Games of the Generation: DOOM Eternal

"The only thing they you."

Doom Eternal
Doom Eternal

We’re looking back on the last seven years of gaming to discuss the games that have resonated for us the most, whether that’s through story, gameplay, or something else. This time: we’re just shooting a hole into the surface of Mars.

I said this during my DOOM Eternal review, but I will repeat it here: DOOM Eternal makes DOOM 2016, one of the greatest FPS games ever made, feel sluggish and lightweight.

Eternal is everything you could ever want from a DOOM game. It’s loud (helped by Mick Gordon’s meaty rock/EDM mutants), violent, and oh so incredibly empowering. You will walk away from Eternal feeling like you could beat Cthulhu in an arm wrestling contest, and then do it again while you have Galactus in a headlock.

You see, beating Eternal just the one time really isn’t enough. No, the bloodlust will make you jump back into its gladiatorial arenas on a higher difficulty, or with other modifiers such as cheats, just to experience how versatile what might appear like a straightforward game really is.

Doom Eternal
Doom Eternal

The perfect example of this is The Marauder, probably the game’s most controversial inclusion apart from the platforming (which is great fun, by the way). On an initial playthrough, you will probably be howling at the moon in anger like The Marauder’s bullshit dog pal, crawling your way past his meta-breaking tactics. However, take the time to study Doomguy’s arsenal, really learning the intricacies of his different weapons and abilities, and you will be Ballista’ing and Super Shotgunning him like he’s barely worth a damn.

And it’s a game that you will really want to learn, just because your slaying progress is so palpable. You can genuinely sense an escalation in your skill as the campaign goes on, even when the stakes get raised and the cheese factor rises. I don’t usually play FPS games on PC because I’ve spent the best part of 25 years fiddling with sticks, yet DOOM Eternal acted not only as a great tutorial for its own mechanics and systems, but also the genre at large. I started my playthrough with saliva snaking its way down my chin while trying to reach CTRL and ending it like some kind of demon-slaying DJ on roller skates, my fingers doing a dance on the keyboard that could probably summon rain.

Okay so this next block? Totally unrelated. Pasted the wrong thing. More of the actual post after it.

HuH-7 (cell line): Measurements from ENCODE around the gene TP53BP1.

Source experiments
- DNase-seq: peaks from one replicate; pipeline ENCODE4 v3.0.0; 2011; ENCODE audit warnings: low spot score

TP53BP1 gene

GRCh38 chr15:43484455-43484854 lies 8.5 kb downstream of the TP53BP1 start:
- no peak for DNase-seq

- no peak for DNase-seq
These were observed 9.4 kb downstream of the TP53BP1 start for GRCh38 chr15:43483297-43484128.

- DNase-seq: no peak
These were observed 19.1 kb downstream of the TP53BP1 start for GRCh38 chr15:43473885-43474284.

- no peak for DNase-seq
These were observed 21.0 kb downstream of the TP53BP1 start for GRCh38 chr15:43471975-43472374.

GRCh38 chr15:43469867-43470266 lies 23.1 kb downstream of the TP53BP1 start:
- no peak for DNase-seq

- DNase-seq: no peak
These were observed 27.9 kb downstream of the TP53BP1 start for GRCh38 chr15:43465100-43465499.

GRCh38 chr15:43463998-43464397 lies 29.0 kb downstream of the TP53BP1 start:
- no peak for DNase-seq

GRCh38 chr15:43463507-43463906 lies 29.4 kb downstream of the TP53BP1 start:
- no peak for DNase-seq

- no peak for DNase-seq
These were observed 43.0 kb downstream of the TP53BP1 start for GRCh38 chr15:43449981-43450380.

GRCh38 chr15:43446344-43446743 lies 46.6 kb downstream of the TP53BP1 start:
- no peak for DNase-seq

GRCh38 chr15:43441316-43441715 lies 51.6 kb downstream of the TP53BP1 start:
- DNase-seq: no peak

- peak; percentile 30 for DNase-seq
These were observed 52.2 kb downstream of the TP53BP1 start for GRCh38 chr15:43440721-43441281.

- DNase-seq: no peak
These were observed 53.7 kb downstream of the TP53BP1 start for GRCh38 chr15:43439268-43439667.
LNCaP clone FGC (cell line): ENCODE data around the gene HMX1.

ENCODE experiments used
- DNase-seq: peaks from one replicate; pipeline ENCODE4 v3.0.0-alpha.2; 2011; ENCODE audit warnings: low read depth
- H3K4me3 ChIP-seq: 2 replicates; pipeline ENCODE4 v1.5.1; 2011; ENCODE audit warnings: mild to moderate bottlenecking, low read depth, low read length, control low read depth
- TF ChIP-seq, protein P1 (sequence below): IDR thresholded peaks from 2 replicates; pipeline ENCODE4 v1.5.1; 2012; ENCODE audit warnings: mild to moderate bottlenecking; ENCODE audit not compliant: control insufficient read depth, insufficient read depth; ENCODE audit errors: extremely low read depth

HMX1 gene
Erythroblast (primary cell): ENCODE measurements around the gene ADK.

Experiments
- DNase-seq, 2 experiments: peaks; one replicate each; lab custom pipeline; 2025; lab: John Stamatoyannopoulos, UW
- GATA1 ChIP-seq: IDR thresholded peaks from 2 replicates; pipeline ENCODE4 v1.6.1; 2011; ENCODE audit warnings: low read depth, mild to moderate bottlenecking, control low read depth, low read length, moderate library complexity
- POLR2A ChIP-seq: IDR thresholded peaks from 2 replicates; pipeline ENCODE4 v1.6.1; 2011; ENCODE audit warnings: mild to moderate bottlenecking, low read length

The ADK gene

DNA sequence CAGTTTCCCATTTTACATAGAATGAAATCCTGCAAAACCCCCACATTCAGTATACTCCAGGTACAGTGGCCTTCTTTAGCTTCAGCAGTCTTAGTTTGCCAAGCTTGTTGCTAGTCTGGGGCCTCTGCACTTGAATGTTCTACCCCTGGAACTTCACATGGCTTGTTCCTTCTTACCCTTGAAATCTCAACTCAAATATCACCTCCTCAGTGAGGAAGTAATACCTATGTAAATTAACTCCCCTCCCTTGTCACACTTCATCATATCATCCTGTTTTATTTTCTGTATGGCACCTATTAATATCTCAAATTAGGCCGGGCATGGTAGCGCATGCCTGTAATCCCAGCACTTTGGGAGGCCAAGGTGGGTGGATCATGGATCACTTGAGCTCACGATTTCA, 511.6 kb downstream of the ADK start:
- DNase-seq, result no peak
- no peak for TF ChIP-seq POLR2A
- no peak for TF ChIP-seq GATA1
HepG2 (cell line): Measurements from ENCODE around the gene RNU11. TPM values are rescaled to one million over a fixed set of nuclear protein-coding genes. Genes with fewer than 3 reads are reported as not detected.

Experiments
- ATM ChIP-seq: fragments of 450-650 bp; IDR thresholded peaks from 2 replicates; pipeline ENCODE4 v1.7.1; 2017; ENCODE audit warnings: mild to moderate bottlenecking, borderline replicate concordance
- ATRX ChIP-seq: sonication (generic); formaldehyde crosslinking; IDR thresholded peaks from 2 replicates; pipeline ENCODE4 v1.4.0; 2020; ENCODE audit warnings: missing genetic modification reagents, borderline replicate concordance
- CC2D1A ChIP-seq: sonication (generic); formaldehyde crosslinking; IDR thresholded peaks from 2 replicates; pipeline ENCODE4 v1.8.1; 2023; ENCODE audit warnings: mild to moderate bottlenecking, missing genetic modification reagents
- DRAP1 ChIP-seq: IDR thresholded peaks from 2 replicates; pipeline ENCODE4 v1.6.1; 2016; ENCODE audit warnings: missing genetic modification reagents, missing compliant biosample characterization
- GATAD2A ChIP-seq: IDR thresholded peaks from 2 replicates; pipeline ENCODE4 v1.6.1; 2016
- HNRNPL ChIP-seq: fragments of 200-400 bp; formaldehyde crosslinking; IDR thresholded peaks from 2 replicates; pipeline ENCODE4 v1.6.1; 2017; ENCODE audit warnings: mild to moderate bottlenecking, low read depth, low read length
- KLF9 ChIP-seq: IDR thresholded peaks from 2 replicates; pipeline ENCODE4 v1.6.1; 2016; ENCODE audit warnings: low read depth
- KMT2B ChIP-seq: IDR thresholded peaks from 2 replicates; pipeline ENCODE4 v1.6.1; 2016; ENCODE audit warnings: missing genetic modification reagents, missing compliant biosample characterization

I could go on about DOOM Eternal’s combat forever, but there’s one aspect of it that I feel deserves a lot more attention: all its extra stuff. There are so many collectibles to find and secrets to unlock in Eternal that it feels like walking into a time machine. id Software really didn’t need to add vinyls that can be played back at your base, neither did they have to add toys that Doomguy places on his little shelf. They weren’t mandated to add cheat codes that you can naturally unlock, nor did they have to slip a Daisy into each level. The fact that they did all of that and more really makes the game feel like a love letter to DOOM and games of yesteryear.

DOOM Eternal
DOOM Eternal

This love also extends to the game’s story, which, while not Shakespeare, has much, much more depth than a lot of people give it credit for. The cutscenes never outstay their welcome, dumping quick exposition while providing quotable lines and then oops, you’re punching demon brains in again. You don’t have to engage with the storyline at all if you don’t want to, but the background lore you can discover in the game’s deep codex fills in so many blanks while asking so many intriguing questions that you will want to track down all of the many scraps of paper.

I think the biggest praise I can give DOOM Eternal is that I want to go and play it as I am writing this. This, after my ego was thoroughly bruised by The Ancient Gods. For me, it’s not only the best game of 2020, but also one of the best FPS games ever made. I just wonder how in the hell id are possibly going to raise the stakes for a sequel.

Three Marauders?

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